Republicans win congressional dustup on the baseball diamond, amid DC turmoil
Congressional Republicans on Wednesday night were the victors in an annual charity baseball game against Democrats, 13-12, even as a bitterly divided Congress struggles to pass major legislation this week. Screenshot photo.
WASHINGTON — Congressional Republicans on Wednesday night were the victors in an annual charity baseball game against Democrats, 13-12, even as a bitterly divided Congress struggles to pass major legislation this week.
There were some feel-good moments, like when President Joe Biden passed out ice cream bars in the dugouts and Republican Rep. Greg Steube of Florida powered an impressive home run into the stands. Biden was inducted into the Congressional Baseball Hall of Fame.
But it was hard to ignore that many of the Republicans who stepped up to bat — including Steube — also voted against certifying Biden as the winner in the 2020 presidential elections, hours after a mob of pro-Trump supporters launched an insurrection on the U.S. Capitol on Jan. 6.
Five people, including one Capitol Police officer, died that day. Four officers who responded to the insurrection have died by suicide.
One particularly polarizing Republican was not at Wednesday night’s match-up, though. Rep. Marjorie Taylor Greene of Georgia, who was stripped of her committee seats two months into her freshman term, had been slated to join the GOP team.
Greene said in a statement that she did not attend the congressional game because “I don’t feel like I can play baseball with Democrats or Republicans who want to vote for an infrastructure bill that’s phase one of the Green New Deal.”
Another election denier, Rep. Lauren Boebert, (R-Colo.), did attend, and heckled Democrats from the stands.
“They’re stealing (bases) like they stole the election,” she shouted. Boebert hopped the fence and charged onto the field to join Republicans as they celebrated their win.
Other Republicans who voted against verifying the electoral college votes for Arizona or Pennsylvania and were on the GOP baseball roster included Reps. Jack Bergman and Lisa McClain of Michigan; Tim Burchett and Chuck Fleischmann of Tennessee; Kat Cammack of Florida; Greene, Andrew Clyde and Barry Loudermilk of Georgia; Bill Johnson of Ohio; Greg Murphy of North Carolina; and Steve Scalise of Louisiana. The full rosters can be found here.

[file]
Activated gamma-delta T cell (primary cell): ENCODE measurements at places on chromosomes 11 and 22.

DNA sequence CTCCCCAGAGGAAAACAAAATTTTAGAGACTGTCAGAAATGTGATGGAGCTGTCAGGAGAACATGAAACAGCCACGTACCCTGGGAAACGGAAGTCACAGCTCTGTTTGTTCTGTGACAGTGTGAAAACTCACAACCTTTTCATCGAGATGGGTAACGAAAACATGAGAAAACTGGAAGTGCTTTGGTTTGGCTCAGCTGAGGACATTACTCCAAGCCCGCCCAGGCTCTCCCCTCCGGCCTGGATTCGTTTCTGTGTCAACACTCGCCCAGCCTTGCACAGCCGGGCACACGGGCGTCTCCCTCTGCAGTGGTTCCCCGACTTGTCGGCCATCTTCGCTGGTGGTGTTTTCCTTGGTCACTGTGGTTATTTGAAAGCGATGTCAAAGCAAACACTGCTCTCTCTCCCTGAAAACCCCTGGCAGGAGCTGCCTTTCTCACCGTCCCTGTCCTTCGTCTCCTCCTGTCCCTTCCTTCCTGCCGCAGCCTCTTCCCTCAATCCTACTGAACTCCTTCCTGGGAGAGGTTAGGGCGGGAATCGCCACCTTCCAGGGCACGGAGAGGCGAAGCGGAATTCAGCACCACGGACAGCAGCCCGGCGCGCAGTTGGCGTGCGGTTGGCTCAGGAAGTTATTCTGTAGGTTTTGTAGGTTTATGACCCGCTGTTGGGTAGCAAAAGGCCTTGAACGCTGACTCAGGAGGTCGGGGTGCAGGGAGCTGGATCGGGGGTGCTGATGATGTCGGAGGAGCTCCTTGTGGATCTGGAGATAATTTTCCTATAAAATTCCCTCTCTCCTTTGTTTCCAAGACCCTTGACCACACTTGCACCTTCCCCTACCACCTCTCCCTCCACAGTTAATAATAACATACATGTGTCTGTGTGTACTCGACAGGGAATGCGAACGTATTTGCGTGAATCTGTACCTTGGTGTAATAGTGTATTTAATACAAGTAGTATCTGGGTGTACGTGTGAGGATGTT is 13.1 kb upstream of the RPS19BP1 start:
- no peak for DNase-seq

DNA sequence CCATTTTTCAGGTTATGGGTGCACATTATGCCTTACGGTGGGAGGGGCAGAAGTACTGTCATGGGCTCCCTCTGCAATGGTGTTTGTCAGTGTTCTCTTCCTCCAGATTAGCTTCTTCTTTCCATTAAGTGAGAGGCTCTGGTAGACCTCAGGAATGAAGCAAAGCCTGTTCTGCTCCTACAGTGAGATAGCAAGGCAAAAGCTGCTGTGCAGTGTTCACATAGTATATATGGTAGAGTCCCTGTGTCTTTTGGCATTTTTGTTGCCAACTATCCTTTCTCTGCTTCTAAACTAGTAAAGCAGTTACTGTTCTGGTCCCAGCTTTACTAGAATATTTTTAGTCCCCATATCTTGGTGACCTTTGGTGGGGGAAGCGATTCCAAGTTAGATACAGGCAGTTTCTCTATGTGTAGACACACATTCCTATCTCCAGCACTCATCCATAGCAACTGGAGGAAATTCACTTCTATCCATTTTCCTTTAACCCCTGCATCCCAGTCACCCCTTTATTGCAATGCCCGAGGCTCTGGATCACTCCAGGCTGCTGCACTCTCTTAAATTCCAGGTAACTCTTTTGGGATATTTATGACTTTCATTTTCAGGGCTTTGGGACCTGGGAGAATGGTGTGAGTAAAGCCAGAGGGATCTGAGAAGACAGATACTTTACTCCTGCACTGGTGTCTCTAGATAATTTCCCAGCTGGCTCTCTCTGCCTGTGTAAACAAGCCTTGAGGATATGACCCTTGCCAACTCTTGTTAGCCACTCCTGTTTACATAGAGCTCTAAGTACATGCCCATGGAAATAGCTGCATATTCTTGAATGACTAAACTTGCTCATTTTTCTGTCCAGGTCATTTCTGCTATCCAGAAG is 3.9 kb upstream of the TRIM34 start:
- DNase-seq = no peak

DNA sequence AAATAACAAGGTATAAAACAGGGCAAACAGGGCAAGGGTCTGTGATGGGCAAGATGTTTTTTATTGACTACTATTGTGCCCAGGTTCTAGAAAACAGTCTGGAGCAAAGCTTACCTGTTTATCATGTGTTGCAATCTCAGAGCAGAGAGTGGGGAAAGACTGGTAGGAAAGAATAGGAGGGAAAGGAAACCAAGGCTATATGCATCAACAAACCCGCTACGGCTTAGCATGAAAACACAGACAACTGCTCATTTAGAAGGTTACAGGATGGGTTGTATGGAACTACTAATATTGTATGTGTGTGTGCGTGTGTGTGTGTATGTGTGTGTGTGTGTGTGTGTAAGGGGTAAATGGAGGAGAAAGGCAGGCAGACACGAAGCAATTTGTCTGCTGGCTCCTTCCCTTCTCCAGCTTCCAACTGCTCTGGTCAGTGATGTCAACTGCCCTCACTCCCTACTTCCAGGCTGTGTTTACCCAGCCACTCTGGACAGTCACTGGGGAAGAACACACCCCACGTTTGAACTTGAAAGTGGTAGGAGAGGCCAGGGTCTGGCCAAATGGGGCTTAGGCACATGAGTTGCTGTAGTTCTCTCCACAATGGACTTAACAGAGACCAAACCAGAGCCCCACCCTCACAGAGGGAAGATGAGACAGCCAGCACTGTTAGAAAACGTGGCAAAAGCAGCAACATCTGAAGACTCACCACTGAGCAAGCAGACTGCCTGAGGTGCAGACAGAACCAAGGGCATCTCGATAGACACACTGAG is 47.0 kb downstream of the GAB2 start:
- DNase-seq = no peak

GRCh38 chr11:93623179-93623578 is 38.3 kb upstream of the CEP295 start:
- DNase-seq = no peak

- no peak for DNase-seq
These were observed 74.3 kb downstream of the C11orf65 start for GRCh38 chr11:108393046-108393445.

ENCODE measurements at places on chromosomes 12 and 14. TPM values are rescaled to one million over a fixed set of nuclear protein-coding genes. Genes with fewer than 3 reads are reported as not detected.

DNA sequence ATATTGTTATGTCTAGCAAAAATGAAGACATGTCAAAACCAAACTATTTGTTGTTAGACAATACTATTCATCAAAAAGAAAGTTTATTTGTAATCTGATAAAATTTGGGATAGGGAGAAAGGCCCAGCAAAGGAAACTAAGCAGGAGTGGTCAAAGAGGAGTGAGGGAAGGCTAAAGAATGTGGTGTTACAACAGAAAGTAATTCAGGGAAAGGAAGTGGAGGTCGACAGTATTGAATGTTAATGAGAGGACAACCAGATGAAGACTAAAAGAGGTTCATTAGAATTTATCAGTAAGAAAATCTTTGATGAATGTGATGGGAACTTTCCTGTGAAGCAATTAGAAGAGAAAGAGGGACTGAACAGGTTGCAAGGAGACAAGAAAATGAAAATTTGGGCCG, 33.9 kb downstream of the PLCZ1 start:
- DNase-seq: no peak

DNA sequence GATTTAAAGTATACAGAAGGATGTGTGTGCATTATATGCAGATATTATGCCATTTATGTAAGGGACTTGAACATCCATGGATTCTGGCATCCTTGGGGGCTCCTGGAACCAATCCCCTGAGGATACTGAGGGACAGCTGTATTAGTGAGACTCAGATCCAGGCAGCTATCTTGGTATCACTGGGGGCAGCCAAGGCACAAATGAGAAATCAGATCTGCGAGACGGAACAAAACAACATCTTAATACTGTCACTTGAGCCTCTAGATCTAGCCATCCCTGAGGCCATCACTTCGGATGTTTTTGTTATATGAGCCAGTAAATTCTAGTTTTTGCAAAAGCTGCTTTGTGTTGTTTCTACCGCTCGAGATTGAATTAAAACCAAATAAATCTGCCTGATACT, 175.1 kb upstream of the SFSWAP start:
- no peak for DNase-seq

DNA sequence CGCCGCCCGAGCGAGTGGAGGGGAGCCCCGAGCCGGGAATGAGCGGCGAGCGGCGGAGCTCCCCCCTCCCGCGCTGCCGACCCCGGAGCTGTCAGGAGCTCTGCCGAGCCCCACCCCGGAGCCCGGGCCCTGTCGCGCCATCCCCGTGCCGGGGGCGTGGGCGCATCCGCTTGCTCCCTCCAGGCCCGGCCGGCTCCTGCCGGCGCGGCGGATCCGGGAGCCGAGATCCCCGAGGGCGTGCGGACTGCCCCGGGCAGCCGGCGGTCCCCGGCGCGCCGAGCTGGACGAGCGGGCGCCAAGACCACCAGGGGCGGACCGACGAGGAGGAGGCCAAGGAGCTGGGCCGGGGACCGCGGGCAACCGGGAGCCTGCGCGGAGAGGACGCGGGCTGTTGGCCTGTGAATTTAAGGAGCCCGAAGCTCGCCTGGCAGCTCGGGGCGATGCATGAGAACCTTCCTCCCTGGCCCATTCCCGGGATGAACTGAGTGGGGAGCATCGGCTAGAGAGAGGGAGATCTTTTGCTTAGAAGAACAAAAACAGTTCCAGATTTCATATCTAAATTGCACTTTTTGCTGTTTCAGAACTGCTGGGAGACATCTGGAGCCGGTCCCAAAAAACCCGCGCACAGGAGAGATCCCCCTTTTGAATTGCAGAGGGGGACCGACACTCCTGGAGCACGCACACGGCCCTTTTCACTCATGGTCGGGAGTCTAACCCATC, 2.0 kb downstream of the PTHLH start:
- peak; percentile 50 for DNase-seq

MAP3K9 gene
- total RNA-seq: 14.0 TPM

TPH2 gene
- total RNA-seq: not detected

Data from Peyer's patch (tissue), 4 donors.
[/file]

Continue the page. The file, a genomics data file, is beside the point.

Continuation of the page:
The Congressional Baseball Game is a 100-year-plus tradition, beginning in 1909, when Republicans and Democrats come together to play seven innings to raise money for various District of Columbia charities.
The games are typically an effort to show bipartisanship. But lawmakers are fighting over passage of Biden’s infrastructure package and $3.5 trillion reconciliation plan—the most ambitious funding of social programs since the New Deal— along with attempting to avoid a government shutdown that would begin at midnight Thursday without passage of a spending patch.
Biden’s visit was a surprise, and he stopped by to chat with both Democrats and Republicans in their respective dugouts.
Republicans in the crowd booed the president and chanted “let’s play ball,” as Biden talked with Democratic lawmakers. But once Biden made his way to the Republican side, the crowd was silent.
While the game was a loss for Democrats, many members took solace in selfies with the president.
“Tough loss but got to hang with this man,” Rep. Ruben Gallego, (D-Ariz.), wrote in a tweet where he shared a photo of him with Biden.
House Speaker Nancy Pelosi, a California Democrat, was also in attendance, spending much of the time talking into her phone. Pelosi had met earlier in the day with Biden and Senate Majority Leader Chuck Schumer about Biden’s Build Better Act they are attempting to pass.
Republicans dressed in solid red uniforms. Democrats were less unified, attired in a scattered patch of blue, white and red jerseys.
A few thousand spectators showed up to watch the game, but the crowd came nowhere close to filling up Nationals Park, which can hold more than 40,000 and is where D.C.’s professional baseball team, the Washington Nationals, play. Last year’s congressional game was canceled due to the coronavirus pandemic.
Sen. Joni Ernst, an Iowa Republican, tried to get the crowd to chant.
“It’s gonna be ‘Go GOP’,” she said.
Democrats were up to bat first. Some lawmakers on the field have a background in sports, such as Sen. Jon Ossoff, a Georgia Democrat who played third base for the South London Pirates in the British Baseball Federation while he attended the London School of Economics.
He also played ultimate Frisbee in high school.
However, Ossoff was struck out his first time up to bat by Steube, who was pitching. Ossoff’s second time up to bat, he managed to make it all the way to home plate.
While Democrats were ahead of Republicans early in the game, Republicans quickly caught up with two back-to-back home runs by Reps. Blake Moore of Utah and Anthony Gonzalez of Ohio.
The wins sent Republicans jumping up and down in the dugout and elicited screams and cheers from their fans in the stands.
Democrats and Republicans remained tied for a big portion of the game at 11-11, but Republicans managed to pull through.
After the game, Fleischmann said that “everything hurts,” pointing up and down his body, but added that “it was worth it” as Republicans won.
Charities that will benefit from Wednesday’s game include the Washington Literary Center, the Boys and Girls Club of Greater Washington, the Washington National Philanthropies and the U.S. Capitol Police Memorial Fund, which was added after the 2017 Republican practice shooting where Scalise was shot. A lobbyist, legislative aide and two Capitol Police officers were shot as well.
The Congressional Baseball Fund’s 2019 annual revenue was $1 million, according to its tax records.
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